Do you have questions about reverse cycle air conditioning? We have answers! If you can’t find what you’re looking for, get in touch with the team at iBreeze. We’d be happy to help.
Reverse cycle air conditioners allow you to cool and heat your home with the one appliance. The default mode works like a normal air conditioner, putting out cool air into your home. When you switch it to heating mode, the cycle reverses inside the appliance. The evaporator coil becomes the condenser coil while the outdoor condenser unit becomes the evaporator air, pushing cold air outside.
Reverse cycle air conditioners can either be a ducted or split system.
Reverse cycle ducted systems are ideal for heating or cooling the entire home. The cool or warm air is pumped to different rooms in your home through ducts installed in the roof cavity. There is also an outdoor compressor unit. Ducted systems can be used with zoning which allows you to switch off the air conditioner for certain rooms of the home that aren’t being used.
Reverse cycle split air conditioning systems have an outdoor compressor unit and at least one indoor wall unit. Often a single compressor unit will be connected to two or three indoor units. These systems are capable of heating or cooling the single room that they are placed in.
Both split and ducted reverse cycle systems will provide heating and cooling for your home. However, there are a number of differences between the two. Choosing the right system for your home will depend on a number of factors:
Home Size - Wall split air conditioning systems are more suited to small or medium sized homes as a single compressor can usually support 2-3 indoor units. Ducted systems work well for larger homes when you want the air conditioner to be available in every room.
Usage - When you use your air conditioner, do you like to cool the entire home with one button? Or do you prefer to just heat or cool the room that you’re in? Split systems are great for heating or cooling one room at a time. Ducted systems are ideal for heating and cooling the entire home. However, ducted systems can also use zoning to cool or heat a select number of rooms.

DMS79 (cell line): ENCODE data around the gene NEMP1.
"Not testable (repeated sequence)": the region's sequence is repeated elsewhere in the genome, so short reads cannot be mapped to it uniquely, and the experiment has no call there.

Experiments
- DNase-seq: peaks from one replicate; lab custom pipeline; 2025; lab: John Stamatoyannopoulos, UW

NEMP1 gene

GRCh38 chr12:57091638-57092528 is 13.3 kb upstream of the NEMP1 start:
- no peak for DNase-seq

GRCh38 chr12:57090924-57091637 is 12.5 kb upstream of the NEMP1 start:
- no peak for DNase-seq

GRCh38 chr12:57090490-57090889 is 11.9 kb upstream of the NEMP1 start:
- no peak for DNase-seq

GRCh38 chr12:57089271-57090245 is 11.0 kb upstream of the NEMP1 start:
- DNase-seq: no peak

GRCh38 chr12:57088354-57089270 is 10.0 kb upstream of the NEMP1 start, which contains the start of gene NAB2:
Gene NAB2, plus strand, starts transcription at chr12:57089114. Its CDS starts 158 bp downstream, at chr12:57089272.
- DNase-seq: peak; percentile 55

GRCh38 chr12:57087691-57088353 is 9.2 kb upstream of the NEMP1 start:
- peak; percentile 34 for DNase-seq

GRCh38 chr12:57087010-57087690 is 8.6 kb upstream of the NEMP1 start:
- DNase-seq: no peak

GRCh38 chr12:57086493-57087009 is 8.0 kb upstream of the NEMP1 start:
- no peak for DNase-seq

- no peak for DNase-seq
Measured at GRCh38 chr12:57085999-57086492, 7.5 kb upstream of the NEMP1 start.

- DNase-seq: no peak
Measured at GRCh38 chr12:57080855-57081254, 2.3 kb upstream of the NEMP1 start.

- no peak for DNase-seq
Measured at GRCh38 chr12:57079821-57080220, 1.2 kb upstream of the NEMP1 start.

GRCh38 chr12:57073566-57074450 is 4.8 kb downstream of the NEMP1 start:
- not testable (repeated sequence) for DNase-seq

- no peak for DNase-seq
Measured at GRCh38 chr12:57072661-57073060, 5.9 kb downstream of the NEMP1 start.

Appearance - Split systems are mounted on the wall and are more obvious than the ceiling ducts of ducted air conditioning. However, some modern split systems have attractive designs which can add to the aesthetics of a room.
Cost - Wall split systems are generally cheaper to buy and install than ducted systems. However, for large homes which require multiple outdoor units, it can be more affordable to go with a ducted system.
Reverse cycle air conditioners have an outdoor compressor unit and at least one indoor condenser and evaporator unit. The two units are connected by piping that is filled with refrigerant. On its default setting, the reverse cycle air conditioner will draw in air from outside, cooling it and releasing it into your home. When you select the heat cycle, the roles of the units reverses and the air conditioner releases warm air into your home.
The cost of a reverse cycle air conditioning will depend on the size and type of system you need, how much cabling and piping you’ll require and how long it will take to install. More energy efficient systems also tend to have a higher price.
Small split reverse cycle systems can cost around $600 to $1000 while larger, more powerful ones can cost up to $3000. Split systems can usually be installed in one day.
Ducted reverse cycle air conditioning systems will likely cost more than $5000. These can take two or more days to install, depending on the size and complexity.
The cost to run a reverse cycle air conditioning depends on a number of factors such as how often you use it, what you set the thermostat to and how large the space you’re cooling is. Air conditioners cost about 50c per hour to run which is a higher rate than many other household appliances. However, when you invest in a more energy efficient (more stars) appliance, you’ll end up paying less to run your air conditioner. Those who have solar power systems will also pay significantly less. One way to reduce your air conditioning costs is to turn up the temperature by two degrees. You’ll hardly feel the difference, but you will save about 20% more and get the most out of your solar power installations.
Here are some great tips for saving energy - and money - while using your reverse cycle air conditioner:
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